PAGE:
Tags: #buildingscience #gypsum

Adhesion to gypsum facers is only as good as the facer’s embedment. In other words, even the highest bond strength between coating to facer or membrane to facer means nothing if the facer itself delaminates from its gypsum core.

High facer bond results from deep embedment; but this also leads to gypsum bleeding through the facer which presents adhesion challenges for WRBs, flashings, and roof membranes. Conversely, embed too shallow and the facer sits on top of its substrate where it’s inherently prone to delamination. Add moisture to the equation and we see delamination reduced by 50 to >90%.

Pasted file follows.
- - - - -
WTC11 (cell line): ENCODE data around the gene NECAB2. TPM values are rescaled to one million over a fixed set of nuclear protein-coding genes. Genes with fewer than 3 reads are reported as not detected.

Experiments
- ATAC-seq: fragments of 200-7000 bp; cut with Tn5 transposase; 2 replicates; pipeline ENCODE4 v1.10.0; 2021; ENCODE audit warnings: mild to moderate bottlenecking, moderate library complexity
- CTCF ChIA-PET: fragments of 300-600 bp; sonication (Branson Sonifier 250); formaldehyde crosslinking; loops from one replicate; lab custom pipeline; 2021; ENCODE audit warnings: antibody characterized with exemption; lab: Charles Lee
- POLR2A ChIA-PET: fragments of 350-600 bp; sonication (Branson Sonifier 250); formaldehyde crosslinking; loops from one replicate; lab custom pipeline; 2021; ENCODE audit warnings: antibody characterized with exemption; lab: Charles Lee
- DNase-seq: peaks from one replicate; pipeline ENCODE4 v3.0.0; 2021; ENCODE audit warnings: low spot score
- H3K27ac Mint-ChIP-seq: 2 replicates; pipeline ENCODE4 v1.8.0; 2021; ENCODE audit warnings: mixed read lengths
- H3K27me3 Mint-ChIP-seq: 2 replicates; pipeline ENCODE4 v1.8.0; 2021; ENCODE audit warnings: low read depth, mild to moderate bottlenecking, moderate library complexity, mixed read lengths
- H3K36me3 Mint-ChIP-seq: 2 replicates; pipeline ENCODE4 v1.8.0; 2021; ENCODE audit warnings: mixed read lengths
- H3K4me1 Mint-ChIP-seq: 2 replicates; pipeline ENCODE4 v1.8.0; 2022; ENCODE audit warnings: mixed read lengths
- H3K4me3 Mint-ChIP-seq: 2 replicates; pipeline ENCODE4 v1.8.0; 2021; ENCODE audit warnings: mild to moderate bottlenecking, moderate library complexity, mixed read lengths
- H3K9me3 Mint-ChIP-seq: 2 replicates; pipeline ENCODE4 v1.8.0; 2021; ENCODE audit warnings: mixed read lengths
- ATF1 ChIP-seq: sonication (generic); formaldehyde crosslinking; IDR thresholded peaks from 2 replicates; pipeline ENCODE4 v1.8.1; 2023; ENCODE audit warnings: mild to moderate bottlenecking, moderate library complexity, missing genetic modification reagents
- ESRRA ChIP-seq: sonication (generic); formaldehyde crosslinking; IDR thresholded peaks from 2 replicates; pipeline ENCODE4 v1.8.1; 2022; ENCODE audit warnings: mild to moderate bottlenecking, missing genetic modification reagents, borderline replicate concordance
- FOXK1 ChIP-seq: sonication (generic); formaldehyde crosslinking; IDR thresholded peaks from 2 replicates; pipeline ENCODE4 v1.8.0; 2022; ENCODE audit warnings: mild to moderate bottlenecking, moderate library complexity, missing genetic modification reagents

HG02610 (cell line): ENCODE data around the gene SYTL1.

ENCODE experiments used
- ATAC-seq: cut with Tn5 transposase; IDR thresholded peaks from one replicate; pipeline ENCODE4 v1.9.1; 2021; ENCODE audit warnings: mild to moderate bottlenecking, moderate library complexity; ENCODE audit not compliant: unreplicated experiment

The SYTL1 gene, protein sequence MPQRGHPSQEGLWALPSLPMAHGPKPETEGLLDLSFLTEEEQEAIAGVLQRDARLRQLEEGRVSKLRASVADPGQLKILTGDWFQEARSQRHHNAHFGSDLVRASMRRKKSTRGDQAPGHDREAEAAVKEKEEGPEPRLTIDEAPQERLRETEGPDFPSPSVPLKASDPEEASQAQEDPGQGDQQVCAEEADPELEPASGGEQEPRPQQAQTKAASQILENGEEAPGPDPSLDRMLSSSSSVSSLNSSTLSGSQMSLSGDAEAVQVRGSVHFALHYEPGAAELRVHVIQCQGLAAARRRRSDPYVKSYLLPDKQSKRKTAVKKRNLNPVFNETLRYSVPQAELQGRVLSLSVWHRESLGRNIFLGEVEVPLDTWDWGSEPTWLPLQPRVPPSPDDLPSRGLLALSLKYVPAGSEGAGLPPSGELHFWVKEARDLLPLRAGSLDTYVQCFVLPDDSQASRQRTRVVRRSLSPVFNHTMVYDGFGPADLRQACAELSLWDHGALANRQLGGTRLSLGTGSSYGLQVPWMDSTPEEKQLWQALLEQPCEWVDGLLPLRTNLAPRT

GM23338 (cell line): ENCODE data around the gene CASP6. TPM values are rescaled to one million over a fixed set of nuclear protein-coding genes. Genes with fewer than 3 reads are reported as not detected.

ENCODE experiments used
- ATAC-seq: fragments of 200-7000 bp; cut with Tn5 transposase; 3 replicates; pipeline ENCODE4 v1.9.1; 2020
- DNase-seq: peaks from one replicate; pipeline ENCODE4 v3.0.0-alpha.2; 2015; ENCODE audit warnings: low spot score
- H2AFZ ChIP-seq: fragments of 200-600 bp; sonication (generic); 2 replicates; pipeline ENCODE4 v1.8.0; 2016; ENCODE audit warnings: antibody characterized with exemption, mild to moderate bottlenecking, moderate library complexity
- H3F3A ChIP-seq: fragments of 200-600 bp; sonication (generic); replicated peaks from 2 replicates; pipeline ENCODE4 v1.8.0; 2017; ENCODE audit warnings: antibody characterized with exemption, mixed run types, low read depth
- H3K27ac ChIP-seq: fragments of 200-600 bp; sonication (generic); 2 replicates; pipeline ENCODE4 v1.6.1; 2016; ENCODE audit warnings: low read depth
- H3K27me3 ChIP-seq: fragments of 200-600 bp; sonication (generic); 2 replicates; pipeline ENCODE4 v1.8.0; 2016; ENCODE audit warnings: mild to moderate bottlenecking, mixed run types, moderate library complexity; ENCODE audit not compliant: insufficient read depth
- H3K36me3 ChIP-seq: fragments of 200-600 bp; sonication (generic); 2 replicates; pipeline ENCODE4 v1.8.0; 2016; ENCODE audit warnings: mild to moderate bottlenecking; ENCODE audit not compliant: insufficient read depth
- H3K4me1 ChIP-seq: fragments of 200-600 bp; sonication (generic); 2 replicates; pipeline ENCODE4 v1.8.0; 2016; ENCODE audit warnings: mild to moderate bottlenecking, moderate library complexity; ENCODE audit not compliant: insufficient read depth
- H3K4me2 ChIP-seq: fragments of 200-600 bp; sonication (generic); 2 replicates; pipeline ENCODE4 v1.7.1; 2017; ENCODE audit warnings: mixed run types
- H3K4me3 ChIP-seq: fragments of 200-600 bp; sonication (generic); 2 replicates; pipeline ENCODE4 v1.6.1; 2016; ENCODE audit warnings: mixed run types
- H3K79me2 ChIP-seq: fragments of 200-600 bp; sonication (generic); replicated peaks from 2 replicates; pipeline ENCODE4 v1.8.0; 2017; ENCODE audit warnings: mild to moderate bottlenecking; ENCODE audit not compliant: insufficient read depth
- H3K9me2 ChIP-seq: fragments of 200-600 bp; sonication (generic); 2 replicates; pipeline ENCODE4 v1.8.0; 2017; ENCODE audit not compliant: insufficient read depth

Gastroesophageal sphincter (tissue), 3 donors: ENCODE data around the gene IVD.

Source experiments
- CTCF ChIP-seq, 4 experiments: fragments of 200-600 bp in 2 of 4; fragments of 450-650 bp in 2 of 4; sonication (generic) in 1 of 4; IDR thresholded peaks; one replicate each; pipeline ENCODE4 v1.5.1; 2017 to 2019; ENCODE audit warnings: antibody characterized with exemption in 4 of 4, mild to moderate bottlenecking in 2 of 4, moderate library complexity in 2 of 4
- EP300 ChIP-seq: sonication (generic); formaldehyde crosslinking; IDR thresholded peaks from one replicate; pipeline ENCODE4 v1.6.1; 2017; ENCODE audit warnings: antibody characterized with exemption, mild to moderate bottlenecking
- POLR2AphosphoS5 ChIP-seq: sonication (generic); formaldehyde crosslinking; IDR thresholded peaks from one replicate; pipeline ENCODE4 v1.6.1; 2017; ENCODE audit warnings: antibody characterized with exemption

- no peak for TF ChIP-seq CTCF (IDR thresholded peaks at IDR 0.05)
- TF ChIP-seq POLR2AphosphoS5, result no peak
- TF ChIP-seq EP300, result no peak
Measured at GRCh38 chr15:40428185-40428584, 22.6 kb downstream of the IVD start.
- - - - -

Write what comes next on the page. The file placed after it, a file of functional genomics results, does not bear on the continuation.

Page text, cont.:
Shown here are three glass facers from different batches of the same product. Specimen 1 shows deep embedment. This is ideal for some coatings and adhesives but challenging to others (e.g. acrylics).   Specimens 2 and 3 exemplify poor embedment with bond strengths <1 psi – well below industry criteria such those used in evaluating WRB adhesion (i.e. 16 psi). While tapes, WRBs, and roof membranes may adhere perfectly well to the facer, the facer itself readily delaminates – something that receives little attention.

It’s more complicated than embedment alone, the role or gypsum admixtures, gypsum density at facer interface, and glass coatings also play important roles.